Newsbreak

Four pro-life bills pass Montana Senate, one step closer to becoming law

Montana

The Montana Senate advanced four pro-life bills on Friday, February 26, after each bill also passed the House. According to Montana Public Radio, each bill passed along party lines. The 31-19 vote ensures that the bills will pass the final round of Senate votes to come in the next week.

House Bill 136 seeks to ban abortion at 20 weeks. Babies born as young as 21 weeks are capable of surviving outside the womb with medical assistance, though it is still legal in the United States to abort these babies for any reason. Though abortion proponents claim that most abortions committed in the second and third trimesters are for health reasons, deliberately targeting a preborn child for death is never truly medically necessary. The bill does, however, contain an exception for the life of the mother. Governor Greg Gianforte (R) has said if passed, he will sign the bill.

READ: Two polls: Overwhelming majority of Americans support significant abortion restrictions

Gianforte also said he would sign House Bill 167, which is aimed at ensuring that infants who survive abortions are given proper medical care. The bill calls for a ballot referendum to be put before voters. HB 167 passed in the House, but after being amended by the Senate it will need to pass in the House a second time.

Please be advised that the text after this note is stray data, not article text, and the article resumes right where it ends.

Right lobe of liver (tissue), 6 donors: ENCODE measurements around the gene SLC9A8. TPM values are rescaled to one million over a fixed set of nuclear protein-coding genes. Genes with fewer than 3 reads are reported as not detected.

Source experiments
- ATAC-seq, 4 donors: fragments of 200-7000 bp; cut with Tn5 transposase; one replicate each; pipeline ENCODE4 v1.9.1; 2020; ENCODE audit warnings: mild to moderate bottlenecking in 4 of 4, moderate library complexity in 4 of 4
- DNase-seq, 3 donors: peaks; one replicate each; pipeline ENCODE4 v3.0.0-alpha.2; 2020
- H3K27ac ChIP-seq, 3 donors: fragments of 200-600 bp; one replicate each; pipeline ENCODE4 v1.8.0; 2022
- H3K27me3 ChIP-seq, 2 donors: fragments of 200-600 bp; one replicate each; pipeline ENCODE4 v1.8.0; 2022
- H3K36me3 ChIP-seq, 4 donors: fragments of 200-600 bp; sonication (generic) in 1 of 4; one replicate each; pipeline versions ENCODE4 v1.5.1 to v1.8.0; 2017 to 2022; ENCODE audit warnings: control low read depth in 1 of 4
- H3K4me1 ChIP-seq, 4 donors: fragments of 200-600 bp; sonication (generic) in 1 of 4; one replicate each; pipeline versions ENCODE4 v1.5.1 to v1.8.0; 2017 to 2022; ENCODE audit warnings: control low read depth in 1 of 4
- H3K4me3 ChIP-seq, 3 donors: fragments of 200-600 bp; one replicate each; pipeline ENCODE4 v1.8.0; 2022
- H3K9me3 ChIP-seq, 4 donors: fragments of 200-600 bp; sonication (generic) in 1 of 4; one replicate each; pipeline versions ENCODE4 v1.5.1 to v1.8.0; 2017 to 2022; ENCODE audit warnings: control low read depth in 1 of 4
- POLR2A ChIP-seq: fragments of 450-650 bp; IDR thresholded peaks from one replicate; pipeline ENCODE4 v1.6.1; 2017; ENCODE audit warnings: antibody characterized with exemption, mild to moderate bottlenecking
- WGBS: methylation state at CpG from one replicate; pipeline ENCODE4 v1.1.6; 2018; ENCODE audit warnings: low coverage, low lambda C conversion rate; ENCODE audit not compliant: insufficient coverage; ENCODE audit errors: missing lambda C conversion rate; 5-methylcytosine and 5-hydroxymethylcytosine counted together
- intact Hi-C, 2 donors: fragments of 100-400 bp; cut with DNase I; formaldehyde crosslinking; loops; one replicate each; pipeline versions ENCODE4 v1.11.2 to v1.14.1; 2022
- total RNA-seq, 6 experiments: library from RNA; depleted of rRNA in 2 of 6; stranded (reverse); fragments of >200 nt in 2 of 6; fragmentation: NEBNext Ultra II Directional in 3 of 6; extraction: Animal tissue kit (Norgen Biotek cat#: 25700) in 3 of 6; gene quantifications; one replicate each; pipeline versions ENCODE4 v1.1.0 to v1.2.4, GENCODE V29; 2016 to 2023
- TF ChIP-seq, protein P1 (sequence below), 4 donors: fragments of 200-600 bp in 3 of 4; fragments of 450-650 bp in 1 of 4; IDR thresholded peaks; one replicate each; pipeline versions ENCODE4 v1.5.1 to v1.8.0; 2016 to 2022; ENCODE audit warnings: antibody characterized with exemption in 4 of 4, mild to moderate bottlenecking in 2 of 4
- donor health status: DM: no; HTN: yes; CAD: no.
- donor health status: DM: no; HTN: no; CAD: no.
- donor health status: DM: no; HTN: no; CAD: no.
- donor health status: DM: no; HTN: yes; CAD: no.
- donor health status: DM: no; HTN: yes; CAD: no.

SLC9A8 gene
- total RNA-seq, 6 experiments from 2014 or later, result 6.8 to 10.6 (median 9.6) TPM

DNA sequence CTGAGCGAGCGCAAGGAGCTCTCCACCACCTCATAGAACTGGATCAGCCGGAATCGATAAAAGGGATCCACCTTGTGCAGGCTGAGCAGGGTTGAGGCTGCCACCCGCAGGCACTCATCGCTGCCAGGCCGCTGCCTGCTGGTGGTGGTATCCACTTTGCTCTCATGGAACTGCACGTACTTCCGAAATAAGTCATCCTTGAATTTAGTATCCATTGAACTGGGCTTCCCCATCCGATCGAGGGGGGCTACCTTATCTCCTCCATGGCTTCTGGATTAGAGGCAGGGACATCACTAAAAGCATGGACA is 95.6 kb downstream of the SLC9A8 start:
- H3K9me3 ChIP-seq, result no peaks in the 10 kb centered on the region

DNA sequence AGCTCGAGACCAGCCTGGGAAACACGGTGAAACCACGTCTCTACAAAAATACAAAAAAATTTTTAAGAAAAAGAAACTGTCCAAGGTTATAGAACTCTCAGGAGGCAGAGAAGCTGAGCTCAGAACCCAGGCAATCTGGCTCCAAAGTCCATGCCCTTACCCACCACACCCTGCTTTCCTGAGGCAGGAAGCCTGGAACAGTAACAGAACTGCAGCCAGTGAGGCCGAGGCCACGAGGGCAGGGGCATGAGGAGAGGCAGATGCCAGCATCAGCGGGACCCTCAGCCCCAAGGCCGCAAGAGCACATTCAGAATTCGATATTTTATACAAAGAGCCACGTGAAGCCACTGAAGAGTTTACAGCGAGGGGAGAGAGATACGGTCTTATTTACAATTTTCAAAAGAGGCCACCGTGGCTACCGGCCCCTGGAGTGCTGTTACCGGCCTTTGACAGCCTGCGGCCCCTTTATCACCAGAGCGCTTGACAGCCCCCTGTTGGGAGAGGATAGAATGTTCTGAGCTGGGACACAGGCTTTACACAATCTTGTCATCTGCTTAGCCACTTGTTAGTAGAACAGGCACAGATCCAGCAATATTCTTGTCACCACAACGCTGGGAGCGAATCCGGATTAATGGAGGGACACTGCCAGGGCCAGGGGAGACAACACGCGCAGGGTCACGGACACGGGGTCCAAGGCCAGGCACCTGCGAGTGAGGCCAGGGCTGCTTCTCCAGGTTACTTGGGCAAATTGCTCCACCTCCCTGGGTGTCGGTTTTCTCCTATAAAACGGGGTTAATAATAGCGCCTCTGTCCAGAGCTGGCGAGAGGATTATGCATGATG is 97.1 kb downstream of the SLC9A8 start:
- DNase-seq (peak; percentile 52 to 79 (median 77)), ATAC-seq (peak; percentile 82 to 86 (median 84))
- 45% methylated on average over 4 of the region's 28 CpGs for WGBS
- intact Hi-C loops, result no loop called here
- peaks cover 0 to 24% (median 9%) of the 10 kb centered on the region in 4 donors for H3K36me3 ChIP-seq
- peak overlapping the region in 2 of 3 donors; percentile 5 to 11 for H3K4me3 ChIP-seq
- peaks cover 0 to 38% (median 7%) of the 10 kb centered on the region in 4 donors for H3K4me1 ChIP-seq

House Bill 171 bans the prescribing of chemical abortions (the abortion pill) via telehealth. The FDA imposed a Risk Evaluation and Mitigation Strategy (REMS) on the abortion pill in 2011 during the Obama administration, stating that the abortion pill must be dispensed by a certified provider in a clinic, hospital, or medical office. The abortion pill is touted as safe, but research has shown it to be four times more dangerous for women than first-trimester surgical abortion. The abortion industry has been pushing to have these safety protocols lifted, but in January 2021, the Supreme Court ruled that the safeguards will remain in place. HB 171 will ensure women visit an approved provider prior to taking the abortion pill.

Lastly, House Bill 140 would require doctors to provide women seeking an abortion the opportunity to view the ultrasound of their baby prior to an abortion.

Three of the bills are repeats of similar legislation that were vetoed during the last session by former Democratic Gov. Steve Bullock. Gianforte is Montana’s first Republican governor in 16 years.

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